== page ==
The remaining “steam” process more or less has followed standard procedures, as heavy duty valve gear, polished rods, Corvette rods, and Forged true pistons constitute the reciprocating assembly.
The heart of the engine, the camshaft, was ground by a local concern, Gallivan Engineering. And the scavenging department contains a bit of the “built in Indiana” touch, for the fellows made their own headers and pipes.
Back of the Corvette four-speed gearbox it was deemed advisable to jump the pressure plate spring pressure upwards to guarantee a minimum of clutch slippage upon hard acceleration. The pressure on the stock Corvette plate was stepped up from 1850 pounds to 2800 pounds, then a servo-assist for the clutch was installed so the added compression would not cause undue fatigue in the driver.
The servo has been split between two hydraulic cylinders. A Chevrolet master unit accommodates the foot pedal, and a bell housing mounted Ford truck slave unit operates the clutch linkage itself.
A certain amount of latitude always is permitted when obtaining a skin for an automobile. Hixon went neither long nor short on finances for the body, but merely took a second hand fiberglass shell and adapted it to the chassis.
Personalized styling has been added to the body by incorporating a Novi-like fin into the tail section. The fin is not bolted on, but is blended into the material so smoothly it could pass for an original fabrication.
To clean up the completed automobile, a number of secondary items such as a radiator mounted at an angle ala the D Jaguar; Corvette brake drums and ceremetallic linings; a set of Dayton wire wheels and knock-off hubs; Corvette steering linkage; and Stewart-Warner instruments were added to finish the machine.
There is nothing sensational here, to be sure, but all these parts are good basic speed equipment which can be purchased upon an across-the-counter basis. And the very nature of their availability keeps the cost element down.
Obviously, it is impossible to build a car for nothing. But considering the end results achieved from this venture, the final product was acquired for a very nominal sum. The cost element can be divided into three categories: one, the body, frame suspension, axle and running gear; two, the engine, transmission, and hop-up equipment; and three, miscellaneous items like the steering wheel, upholstery, windshield, seats, etc.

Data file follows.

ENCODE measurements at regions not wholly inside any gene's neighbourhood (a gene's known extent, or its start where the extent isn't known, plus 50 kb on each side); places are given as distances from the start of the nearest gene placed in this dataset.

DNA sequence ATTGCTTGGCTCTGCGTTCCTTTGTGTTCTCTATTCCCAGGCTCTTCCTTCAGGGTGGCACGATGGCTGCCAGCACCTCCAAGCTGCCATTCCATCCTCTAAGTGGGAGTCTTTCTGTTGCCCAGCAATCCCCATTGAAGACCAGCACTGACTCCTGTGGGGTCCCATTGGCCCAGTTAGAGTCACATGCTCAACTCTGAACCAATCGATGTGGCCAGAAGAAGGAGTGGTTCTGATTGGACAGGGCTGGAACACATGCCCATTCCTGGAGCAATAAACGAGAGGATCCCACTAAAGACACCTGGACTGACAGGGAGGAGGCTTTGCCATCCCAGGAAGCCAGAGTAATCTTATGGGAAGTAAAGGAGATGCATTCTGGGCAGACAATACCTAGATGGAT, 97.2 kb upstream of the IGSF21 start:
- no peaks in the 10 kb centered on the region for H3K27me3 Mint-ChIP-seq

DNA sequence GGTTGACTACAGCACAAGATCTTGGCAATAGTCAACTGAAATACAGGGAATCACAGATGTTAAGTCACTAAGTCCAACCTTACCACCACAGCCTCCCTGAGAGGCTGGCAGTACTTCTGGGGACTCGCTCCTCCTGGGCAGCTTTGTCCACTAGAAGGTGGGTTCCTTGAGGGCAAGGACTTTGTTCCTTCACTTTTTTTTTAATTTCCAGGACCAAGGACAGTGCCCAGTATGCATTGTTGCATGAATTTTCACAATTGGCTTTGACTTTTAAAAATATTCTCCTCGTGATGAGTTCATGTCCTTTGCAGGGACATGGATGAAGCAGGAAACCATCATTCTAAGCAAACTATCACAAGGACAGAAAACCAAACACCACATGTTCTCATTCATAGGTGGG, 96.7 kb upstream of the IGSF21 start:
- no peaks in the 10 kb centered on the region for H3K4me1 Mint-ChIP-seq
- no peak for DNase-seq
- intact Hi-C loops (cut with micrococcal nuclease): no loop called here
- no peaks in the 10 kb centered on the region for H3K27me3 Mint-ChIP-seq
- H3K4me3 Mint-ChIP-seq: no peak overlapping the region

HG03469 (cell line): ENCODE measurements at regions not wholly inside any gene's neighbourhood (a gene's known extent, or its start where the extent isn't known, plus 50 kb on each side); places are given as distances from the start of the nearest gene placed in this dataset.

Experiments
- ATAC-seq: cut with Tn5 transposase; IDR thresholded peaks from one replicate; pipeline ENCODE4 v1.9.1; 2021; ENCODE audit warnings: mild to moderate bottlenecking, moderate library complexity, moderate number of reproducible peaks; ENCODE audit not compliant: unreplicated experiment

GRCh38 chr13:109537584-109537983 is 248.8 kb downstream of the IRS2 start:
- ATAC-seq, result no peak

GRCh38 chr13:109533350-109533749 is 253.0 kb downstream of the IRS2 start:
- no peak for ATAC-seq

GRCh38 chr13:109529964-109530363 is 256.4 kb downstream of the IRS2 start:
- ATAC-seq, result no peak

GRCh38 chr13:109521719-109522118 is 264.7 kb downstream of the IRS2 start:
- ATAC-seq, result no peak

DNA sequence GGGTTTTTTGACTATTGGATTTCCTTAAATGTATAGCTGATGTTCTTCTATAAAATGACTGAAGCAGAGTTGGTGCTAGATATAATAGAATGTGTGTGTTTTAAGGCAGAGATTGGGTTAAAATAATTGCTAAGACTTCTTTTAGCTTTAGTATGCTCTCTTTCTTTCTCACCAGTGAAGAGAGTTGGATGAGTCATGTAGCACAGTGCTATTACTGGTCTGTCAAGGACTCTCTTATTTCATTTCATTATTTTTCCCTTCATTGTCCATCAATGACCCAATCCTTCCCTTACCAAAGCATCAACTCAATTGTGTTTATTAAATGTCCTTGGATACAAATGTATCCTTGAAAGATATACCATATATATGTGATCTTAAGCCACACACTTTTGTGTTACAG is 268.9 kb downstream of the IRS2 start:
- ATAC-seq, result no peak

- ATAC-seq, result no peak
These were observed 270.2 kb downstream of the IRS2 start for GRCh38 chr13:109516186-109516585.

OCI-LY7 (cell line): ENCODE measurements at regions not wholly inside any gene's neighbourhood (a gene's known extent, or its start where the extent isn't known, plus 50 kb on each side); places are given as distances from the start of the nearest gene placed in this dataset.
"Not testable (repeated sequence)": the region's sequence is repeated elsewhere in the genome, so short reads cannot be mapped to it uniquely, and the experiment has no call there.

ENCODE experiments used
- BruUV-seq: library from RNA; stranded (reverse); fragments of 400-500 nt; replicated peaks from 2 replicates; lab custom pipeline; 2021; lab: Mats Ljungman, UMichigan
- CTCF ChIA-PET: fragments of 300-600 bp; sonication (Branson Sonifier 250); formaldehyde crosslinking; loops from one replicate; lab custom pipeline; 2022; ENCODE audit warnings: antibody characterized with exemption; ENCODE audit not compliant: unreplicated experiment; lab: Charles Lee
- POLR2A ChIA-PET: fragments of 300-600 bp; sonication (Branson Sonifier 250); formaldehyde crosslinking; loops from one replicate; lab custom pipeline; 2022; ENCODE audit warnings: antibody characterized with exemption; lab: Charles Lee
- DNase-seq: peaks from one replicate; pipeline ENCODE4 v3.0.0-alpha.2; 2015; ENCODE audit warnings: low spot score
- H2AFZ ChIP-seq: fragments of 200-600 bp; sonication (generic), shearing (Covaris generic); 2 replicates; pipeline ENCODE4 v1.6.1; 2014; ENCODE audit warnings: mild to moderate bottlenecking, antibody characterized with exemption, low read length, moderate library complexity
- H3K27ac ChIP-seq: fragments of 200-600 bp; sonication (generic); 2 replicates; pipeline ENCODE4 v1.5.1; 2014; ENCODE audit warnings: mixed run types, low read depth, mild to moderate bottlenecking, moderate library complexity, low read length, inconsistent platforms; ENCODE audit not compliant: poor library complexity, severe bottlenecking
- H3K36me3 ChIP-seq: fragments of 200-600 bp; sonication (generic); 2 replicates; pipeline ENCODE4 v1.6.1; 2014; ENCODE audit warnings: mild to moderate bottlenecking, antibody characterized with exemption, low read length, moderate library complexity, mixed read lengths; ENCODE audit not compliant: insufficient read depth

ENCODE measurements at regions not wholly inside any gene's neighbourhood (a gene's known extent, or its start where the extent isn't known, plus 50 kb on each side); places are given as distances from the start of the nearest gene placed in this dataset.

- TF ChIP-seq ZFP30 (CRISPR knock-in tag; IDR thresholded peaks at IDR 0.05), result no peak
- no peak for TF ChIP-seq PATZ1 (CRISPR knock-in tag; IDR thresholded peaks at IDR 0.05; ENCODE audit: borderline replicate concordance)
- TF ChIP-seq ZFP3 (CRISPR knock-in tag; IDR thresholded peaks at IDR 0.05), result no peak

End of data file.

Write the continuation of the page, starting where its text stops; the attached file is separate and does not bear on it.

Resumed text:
The first group almost ran a dead heat with the engine-transmission category, for the frame-body-suspension segment represented a total outlay of $1160 while the engine-gearbox combination came to $1295. Actually, the powerplant itself, including all the power modifications, cost only $950.
But an additional $345 was spent acquiring a brand new fuel injection system. Miscellaneous pieces were lumped together for a total of $400. And an extra $65 was expended later for a second set of adaptors for the Dayton knock-off wheels.
This particular machine, which has the appearance and performance characteristics of the best imports from Europe, clearly illustrates it is possible to build a competition car at a cost less than the purchase price of many popular Detroit models. All a builder needs to do is not be afraid to get his hands dirty, and determine in advance just what direction he wants to go.
The most factual statement ever uttered is, “If you’re going racing, bring money.” However, in this case, don’t bring so much.
It would be neat to know how well this car performed once it was ready to compete – and perhaps it is still around today. If any of you know the rest of the story about the “Ray Hixon Devin Special,” let us know here at Forgotten Fiberglass. We’d love to share it with everyone here as well.
Hope you enjoyed the story, and until next time…
Glass on gang…